In fact, these stars make up about 1% of all stars today, and Caplan estimates there will be about a billion trillion (10^21) of these supernovae before the end of the universe. Since the black dwarfs have fairly low masses, the black dwarf supernovas would probably be a bit smaller than ones occurring in the present universe, but still spectacular in an otherwise pitch-black universe.
After these final last gasps of light, nothing left in the universe will be able to explode or shine. So while the universe will seemingly end in ice, there will be a spark of fire along the way.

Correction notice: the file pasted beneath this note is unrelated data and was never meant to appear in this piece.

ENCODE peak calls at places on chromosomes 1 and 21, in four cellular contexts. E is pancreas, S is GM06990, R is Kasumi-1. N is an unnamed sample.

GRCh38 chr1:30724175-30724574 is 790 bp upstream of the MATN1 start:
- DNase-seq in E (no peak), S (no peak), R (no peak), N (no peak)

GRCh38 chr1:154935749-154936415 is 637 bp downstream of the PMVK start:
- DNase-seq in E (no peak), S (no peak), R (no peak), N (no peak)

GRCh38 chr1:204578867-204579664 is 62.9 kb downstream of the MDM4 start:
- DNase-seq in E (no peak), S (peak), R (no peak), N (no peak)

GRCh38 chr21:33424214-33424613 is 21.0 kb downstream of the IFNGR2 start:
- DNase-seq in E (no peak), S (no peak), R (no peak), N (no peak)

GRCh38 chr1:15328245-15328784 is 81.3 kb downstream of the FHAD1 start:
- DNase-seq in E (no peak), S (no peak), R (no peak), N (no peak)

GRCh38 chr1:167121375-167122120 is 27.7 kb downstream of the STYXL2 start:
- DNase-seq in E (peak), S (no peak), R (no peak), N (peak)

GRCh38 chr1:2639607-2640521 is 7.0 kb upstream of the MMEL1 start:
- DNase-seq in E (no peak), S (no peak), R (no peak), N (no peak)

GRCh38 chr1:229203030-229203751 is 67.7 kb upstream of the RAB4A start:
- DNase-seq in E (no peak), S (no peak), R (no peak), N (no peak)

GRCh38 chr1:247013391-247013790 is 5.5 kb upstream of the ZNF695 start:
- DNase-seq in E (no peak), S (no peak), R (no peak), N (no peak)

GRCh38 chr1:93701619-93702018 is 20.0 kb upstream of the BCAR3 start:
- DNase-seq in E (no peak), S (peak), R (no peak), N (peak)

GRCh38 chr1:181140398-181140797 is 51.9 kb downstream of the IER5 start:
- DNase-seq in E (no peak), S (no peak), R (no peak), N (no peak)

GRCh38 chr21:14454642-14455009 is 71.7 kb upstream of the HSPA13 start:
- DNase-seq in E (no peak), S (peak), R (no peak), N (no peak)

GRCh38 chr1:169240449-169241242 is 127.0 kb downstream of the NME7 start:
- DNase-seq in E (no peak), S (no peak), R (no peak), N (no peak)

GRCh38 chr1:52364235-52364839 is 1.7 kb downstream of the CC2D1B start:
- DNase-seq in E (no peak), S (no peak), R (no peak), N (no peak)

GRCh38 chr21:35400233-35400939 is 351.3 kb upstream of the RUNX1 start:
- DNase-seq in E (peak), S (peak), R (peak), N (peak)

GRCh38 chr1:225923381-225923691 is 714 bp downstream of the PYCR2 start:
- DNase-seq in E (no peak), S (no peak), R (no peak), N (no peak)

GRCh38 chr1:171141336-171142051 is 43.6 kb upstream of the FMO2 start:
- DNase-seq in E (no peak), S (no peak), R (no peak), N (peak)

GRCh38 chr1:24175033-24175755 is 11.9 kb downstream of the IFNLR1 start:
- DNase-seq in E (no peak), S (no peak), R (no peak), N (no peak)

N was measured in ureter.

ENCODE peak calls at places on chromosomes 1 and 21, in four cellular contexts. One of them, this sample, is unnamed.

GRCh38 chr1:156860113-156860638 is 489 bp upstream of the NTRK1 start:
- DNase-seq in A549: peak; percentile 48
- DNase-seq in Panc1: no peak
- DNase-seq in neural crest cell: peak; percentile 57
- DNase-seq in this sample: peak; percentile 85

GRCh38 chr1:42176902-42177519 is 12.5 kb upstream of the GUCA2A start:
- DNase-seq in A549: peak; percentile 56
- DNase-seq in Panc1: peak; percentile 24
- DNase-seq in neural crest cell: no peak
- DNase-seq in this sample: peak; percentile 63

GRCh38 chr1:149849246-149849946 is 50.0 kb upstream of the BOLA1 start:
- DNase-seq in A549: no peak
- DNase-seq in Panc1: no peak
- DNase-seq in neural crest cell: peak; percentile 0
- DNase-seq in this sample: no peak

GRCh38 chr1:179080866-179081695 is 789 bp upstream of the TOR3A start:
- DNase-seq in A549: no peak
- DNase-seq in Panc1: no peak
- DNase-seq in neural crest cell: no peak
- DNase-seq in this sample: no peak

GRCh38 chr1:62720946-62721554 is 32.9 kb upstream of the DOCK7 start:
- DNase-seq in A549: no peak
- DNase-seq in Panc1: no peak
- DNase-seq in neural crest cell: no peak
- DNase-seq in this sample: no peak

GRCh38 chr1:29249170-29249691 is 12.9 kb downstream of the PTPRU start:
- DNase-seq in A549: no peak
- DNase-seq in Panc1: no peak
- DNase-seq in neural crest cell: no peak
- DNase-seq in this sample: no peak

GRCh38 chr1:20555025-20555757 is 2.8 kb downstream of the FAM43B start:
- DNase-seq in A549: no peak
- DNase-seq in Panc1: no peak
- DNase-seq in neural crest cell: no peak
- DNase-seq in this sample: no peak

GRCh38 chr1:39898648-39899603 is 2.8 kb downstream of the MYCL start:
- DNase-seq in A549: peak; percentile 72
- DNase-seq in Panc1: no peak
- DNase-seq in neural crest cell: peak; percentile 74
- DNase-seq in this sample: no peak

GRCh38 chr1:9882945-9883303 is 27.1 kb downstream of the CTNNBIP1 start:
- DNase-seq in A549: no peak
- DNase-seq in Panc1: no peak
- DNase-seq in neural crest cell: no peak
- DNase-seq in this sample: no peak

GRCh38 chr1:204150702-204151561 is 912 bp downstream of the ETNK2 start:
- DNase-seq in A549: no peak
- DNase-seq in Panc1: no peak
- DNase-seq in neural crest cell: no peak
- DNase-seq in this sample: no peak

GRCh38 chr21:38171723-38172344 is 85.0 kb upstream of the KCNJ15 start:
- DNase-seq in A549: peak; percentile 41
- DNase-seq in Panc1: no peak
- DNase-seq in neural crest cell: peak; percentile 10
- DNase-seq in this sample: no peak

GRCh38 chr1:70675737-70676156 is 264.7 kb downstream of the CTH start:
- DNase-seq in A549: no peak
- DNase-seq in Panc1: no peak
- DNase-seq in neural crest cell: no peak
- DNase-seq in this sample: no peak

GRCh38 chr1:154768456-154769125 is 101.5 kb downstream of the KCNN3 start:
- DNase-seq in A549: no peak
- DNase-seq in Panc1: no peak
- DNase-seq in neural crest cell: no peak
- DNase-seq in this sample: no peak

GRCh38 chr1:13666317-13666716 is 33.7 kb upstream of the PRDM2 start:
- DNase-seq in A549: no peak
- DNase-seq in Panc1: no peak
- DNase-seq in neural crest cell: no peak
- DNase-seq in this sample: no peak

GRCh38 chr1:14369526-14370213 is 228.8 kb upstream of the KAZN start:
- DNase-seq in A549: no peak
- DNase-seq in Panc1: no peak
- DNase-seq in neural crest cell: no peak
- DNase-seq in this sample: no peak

Originally published on Live Science.
Live Science newsletter
Stay up to date on the latest science news by signing up for our Essentials newsletter.
Mara Johnson-Groh is a contributing writer for Live Science. She writes about everything under the sun, and even things beyond it, for a variety of publications including Discover, Science News, Scientific American, Eos and more, and is also a science writer for NASA. Mara has a bachelor's degree in physics and Scandinavian studies from Gustavus Adolphus College in Minnesota and a master's degree in astronomy from the University of Victoria in Canada.
By Robert Lea
By Robert Lea